T 0552/94 (Heat transfer printing/DAI NIPPON) 04-12-1998
A sheet for use in heat transfer printing
Dr. Peter Römer
Mitsubishi Kasei Corporation
Late submission -late-filed evidence - (not) admitted - dependent on relevance (see point 4 of the reasons)
Amended claims - (not) admitted - dependent on appropriateness and necessity (see points 5 and 11 of the reasons)
Priority right (no) - not the same invention - omission of all essential features (see point 8 of the reasons)
Novelty (no) - anticipation by intermediate document (see point 9 of the reasons)
I. The Appellant (Proprietor of the patent) lodged an appeal against the interlocutory decision of the Opposition Division posted on 4 Mai 1994 which found that European patent No. 133 012 in the form as amended during opposition proceedings according to the main and the first auxiliary request did not satisfy the requirements of the EPC, but that it could be maintained in the form as amended according to the second auxiliary request.
II. Notice of Opposition had been filed by the Respondents 1, 2 and 3 (Opponents 1, 2 and 3 respectively), all requesting revocation of the patent in its entirety for lack of novelty and for lack of inventive step (Article 100 a EPC).
III. The Opposition Division decided that the independent claim 1 of the then pending main request neither disclosed the invention in a manner sufficiently clear and complete for it to be carried out by a person skilled in the art, nor involved an inventive step. The Opposition Division held that the invention was not effective over the whole breadth of that claim. The releasing agents as defined in claim 1 of that request embraced non-hardenable silicone oils, which were proven not to prevent adhesion. Those silicone oils were therefore not suitable for use as releasing agent. Thus, claim 1 covered embodiments which were not suitable for performing the present invention with the consequence that the latter was not disclosed in a manner sufficiently clear and complete to be carried by a person skilled in the art. The Opposition Division held furthermore that the claimed invention was rendered obvious by combining the documents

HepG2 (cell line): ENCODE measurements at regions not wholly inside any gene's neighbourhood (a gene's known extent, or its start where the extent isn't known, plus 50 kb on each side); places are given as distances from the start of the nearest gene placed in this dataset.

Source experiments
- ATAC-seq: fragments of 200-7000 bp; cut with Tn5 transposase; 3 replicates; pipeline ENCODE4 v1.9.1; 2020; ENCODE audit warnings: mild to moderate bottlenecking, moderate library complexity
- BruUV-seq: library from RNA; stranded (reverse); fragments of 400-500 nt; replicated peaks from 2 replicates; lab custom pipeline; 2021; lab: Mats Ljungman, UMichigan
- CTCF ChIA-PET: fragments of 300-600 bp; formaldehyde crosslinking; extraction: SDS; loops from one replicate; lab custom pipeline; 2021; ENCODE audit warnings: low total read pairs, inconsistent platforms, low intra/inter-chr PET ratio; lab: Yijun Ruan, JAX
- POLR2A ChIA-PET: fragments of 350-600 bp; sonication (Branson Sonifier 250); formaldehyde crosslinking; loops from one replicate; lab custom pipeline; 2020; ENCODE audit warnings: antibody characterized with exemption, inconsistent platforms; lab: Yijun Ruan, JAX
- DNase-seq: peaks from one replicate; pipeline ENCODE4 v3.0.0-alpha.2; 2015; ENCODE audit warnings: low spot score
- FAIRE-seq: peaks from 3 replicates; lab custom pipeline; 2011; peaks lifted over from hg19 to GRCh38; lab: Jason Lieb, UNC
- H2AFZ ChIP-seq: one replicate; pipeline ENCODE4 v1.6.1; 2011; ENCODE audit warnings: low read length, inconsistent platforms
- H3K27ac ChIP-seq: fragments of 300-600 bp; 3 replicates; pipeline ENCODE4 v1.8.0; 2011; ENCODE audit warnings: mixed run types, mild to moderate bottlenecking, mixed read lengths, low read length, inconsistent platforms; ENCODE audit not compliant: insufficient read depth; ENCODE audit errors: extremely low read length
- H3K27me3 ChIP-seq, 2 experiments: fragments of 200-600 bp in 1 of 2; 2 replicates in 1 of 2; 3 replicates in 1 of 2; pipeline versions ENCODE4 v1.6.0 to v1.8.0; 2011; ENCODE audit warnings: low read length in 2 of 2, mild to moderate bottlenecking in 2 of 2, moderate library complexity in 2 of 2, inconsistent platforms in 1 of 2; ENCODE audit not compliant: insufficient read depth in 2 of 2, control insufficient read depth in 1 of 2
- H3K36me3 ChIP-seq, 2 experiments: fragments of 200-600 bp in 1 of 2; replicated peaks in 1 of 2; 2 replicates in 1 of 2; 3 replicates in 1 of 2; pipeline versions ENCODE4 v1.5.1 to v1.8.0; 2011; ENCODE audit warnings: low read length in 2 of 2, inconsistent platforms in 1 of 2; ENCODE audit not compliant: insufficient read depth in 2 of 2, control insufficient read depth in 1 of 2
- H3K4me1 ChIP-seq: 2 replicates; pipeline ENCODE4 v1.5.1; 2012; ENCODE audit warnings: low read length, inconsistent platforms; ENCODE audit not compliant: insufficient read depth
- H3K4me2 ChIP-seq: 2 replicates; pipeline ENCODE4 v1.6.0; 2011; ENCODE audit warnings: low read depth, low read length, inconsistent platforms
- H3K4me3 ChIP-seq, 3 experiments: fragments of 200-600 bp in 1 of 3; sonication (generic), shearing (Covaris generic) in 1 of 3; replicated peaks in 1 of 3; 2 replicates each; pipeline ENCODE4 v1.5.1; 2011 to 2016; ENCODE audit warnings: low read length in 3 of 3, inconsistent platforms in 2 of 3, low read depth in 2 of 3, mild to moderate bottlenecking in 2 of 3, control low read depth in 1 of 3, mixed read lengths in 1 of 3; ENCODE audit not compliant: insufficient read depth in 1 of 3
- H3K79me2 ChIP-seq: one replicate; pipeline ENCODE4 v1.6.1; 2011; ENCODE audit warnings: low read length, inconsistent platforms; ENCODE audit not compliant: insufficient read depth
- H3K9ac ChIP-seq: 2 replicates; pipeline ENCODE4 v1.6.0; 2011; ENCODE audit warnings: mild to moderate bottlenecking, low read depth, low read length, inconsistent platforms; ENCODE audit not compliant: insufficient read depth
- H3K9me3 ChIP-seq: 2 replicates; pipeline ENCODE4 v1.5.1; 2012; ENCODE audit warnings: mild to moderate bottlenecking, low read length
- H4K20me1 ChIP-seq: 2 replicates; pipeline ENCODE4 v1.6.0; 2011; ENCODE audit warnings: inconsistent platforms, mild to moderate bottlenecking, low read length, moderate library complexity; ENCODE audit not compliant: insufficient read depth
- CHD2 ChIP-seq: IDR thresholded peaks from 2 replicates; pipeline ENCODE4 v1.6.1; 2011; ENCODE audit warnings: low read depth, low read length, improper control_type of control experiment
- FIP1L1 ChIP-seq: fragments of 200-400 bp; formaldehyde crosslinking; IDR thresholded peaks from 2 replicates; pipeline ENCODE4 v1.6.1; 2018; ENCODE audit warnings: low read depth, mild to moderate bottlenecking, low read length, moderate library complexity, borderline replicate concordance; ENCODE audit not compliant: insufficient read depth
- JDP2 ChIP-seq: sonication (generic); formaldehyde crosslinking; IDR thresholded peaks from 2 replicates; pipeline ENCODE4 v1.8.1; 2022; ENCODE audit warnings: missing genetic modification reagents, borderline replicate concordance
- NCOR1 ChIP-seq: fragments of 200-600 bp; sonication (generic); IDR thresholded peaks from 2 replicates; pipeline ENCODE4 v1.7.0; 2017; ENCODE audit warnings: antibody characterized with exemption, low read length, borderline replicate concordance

(1) GB-A-2 106 148,
(15) JP-A-48-79016, considered in the form of its English translation.
The Opposition Division moreover held that the independent claim 1 of the then pending first auxiliary request did not enjoy its claimed priority right. The priority document taught an image-receiving layer comprising first and second regions having very specific different properties. Claim 1 of that request, however, was not restricted thereto, but claimed any type of material to be used in the image-receiving layer. Therefore, the priority right claimed by the patent in suit was found invalid and the filing date to be its effective date. The document
(24) EP-A-163 145,
thereby became state of the art pursuant to Article 54(3) EPC and anticipated the subject-matter of claim 1 of that request. However, the latter was found to be novel vis-à-vis the state of the art in the sense of Article 54(2) EPC represented by the documents (15) and
(28) Ullmanns Enzyklopädie der Techn. Chemie, Vol. 21, pages 530, 531 (1982).
IV. At the oral proceedings before the Board, held on 4 December 1998, the Appellant defended the maintenance of the patent in suit in amended form on the basis of main and first auxiliary requests, both submitted during those oral proceedings and superseding the respective previously submitted requests. Both fresh requests comprised a set of five claims, wherein claims 1 and 3 were independent. Claims 1 and 2 of the main request read as follows: